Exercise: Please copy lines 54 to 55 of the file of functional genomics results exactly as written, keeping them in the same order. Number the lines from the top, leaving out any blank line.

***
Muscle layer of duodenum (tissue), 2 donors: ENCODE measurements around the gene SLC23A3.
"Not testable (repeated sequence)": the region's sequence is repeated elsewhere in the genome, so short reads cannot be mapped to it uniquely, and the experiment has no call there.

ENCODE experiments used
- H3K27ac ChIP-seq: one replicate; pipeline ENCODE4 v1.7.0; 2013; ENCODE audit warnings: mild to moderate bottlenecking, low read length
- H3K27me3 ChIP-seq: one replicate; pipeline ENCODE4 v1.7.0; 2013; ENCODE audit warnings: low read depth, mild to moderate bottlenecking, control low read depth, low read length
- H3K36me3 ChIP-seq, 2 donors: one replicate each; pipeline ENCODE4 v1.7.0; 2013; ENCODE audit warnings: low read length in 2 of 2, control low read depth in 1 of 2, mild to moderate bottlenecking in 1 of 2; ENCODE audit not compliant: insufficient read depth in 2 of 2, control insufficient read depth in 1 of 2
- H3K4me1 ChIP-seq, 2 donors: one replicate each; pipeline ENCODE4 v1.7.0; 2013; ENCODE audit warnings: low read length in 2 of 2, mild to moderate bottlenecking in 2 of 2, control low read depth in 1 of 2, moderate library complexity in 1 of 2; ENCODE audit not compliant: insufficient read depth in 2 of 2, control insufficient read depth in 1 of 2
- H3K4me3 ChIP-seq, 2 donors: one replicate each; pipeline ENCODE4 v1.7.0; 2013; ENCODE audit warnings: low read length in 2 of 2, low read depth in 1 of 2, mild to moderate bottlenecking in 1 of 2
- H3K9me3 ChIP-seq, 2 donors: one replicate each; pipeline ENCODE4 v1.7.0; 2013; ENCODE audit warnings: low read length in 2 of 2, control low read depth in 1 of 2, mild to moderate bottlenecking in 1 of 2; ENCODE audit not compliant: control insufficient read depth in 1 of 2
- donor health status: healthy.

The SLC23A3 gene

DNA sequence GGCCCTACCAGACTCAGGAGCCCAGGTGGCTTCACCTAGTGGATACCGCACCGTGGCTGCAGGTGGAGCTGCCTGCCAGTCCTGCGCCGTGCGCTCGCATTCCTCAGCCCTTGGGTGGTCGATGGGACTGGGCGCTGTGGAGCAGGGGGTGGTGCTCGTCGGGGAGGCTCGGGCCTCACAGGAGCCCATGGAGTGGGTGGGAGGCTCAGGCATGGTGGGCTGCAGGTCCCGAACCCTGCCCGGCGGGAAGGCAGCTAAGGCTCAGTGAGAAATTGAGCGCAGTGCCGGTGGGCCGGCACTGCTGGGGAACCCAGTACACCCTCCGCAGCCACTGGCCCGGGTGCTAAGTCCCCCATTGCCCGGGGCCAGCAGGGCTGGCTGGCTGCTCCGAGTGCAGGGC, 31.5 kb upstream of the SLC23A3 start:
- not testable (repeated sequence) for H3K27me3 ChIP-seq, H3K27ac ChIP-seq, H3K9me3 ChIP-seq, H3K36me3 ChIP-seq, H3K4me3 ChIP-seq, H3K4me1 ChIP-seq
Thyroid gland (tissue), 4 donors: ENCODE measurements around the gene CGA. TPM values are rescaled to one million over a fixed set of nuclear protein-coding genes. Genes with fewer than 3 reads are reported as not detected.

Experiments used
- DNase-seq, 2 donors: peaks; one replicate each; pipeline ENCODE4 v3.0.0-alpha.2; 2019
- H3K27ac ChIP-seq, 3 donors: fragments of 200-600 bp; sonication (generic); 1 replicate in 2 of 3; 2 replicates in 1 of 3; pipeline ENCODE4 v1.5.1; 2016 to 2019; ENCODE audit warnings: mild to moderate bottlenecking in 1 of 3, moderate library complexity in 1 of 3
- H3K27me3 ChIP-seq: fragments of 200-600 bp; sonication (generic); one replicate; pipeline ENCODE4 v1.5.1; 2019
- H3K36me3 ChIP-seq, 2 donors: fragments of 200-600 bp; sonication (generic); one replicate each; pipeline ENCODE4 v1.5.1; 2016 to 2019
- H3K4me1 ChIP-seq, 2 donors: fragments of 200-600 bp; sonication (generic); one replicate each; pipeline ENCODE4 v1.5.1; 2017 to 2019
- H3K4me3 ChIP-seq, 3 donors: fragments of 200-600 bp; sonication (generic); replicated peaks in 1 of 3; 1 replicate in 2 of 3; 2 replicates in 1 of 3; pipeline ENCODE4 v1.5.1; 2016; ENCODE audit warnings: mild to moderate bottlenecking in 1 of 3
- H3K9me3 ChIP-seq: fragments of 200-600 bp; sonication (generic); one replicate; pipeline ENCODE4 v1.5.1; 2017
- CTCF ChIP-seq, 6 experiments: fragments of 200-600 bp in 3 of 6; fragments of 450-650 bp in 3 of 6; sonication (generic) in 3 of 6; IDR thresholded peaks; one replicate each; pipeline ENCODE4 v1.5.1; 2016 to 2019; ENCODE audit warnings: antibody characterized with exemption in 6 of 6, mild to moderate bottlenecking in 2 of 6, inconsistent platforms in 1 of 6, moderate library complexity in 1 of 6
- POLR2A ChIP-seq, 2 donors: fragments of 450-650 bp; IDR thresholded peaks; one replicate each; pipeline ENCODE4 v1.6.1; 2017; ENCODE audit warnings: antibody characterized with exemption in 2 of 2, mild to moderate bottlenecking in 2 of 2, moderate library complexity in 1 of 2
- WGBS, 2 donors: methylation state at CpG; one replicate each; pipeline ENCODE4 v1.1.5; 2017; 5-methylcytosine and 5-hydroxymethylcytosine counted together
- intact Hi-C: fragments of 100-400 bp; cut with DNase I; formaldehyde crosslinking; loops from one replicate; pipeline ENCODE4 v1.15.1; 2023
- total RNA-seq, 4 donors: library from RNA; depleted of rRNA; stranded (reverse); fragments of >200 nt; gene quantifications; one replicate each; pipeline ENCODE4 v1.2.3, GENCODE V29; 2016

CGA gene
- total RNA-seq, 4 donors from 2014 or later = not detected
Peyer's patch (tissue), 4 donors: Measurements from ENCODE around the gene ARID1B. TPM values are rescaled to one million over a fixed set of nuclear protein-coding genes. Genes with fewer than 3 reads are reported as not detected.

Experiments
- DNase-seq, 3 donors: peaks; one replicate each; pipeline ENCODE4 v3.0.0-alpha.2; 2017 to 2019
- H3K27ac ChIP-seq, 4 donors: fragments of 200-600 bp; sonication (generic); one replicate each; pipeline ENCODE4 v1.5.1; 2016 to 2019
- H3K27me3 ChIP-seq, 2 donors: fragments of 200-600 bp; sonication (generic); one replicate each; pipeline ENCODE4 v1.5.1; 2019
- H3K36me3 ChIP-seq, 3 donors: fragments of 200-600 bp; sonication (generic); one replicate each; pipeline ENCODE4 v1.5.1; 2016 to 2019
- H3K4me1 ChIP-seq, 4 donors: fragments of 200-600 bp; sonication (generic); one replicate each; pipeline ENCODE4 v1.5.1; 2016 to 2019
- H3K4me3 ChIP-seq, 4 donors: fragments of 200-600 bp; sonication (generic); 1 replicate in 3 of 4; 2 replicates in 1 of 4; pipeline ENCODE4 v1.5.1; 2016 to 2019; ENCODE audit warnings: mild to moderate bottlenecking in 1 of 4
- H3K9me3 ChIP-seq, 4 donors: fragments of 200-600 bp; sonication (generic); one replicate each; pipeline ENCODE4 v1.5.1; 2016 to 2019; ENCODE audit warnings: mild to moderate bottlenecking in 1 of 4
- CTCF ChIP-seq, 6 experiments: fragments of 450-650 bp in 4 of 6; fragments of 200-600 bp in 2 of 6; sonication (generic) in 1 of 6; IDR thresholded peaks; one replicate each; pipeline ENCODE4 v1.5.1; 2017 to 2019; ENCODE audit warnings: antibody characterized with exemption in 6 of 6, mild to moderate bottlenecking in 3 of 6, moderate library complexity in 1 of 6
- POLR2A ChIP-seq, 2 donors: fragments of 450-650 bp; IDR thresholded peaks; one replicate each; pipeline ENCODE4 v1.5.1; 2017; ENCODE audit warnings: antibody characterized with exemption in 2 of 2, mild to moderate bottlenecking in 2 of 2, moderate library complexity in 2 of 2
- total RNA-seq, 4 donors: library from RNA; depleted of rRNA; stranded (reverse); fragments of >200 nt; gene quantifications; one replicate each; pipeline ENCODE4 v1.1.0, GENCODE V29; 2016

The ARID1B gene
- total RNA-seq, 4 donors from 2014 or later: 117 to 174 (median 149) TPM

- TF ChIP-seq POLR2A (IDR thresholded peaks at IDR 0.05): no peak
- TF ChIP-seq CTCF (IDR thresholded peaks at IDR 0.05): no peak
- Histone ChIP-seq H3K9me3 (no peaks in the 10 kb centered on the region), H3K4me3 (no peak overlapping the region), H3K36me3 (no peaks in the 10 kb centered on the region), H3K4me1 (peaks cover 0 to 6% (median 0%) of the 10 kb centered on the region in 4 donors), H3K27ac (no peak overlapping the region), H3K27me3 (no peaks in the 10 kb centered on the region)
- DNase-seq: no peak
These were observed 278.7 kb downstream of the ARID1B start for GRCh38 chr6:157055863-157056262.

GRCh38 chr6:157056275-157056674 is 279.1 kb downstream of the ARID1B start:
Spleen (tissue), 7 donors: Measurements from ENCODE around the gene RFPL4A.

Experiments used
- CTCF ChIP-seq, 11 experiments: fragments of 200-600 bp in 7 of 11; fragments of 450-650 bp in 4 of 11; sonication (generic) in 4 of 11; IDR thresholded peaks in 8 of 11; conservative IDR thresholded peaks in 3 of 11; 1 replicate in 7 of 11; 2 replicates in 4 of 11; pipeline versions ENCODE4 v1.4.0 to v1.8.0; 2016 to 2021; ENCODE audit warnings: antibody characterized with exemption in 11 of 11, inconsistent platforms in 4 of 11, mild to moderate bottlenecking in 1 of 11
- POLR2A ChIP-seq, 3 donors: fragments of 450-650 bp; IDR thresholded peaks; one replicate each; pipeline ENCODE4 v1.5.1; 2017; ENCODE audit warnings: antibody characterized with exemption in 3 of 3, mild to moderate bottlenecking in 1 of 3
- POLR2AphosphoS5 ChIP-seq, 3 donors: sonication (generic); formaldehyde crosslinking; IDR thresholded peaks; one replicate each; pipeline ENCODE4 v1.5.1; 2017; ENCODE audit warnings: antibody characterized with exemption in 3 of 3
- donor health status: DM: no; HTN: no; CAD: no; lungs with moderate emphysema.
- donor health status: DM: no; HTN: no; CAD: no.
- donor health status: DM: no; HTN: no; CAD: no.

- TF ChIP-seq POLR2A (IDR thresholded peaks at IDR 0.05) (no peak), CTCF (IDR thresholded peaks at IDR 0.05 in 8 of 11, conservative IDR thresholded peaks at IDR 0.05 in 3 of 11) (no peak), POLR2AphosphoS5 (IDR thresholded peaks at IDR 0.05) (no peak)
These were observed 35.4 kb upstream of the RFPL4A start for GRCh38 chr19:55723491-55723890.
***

- POLR2AphosphoS5 ChIP-seq, 3 donors: sonication (generic); formaldehyde crosslinking; IDR thresholded peaks; one replicate each; pipeline ENCODE4 v1.5.1; 2017; ENCODE audit warnings: antibody characterized with exemption in 3 of 3
- donor health status: DM: no; HTN: no; CAD: no; lungs with moderate emphysema.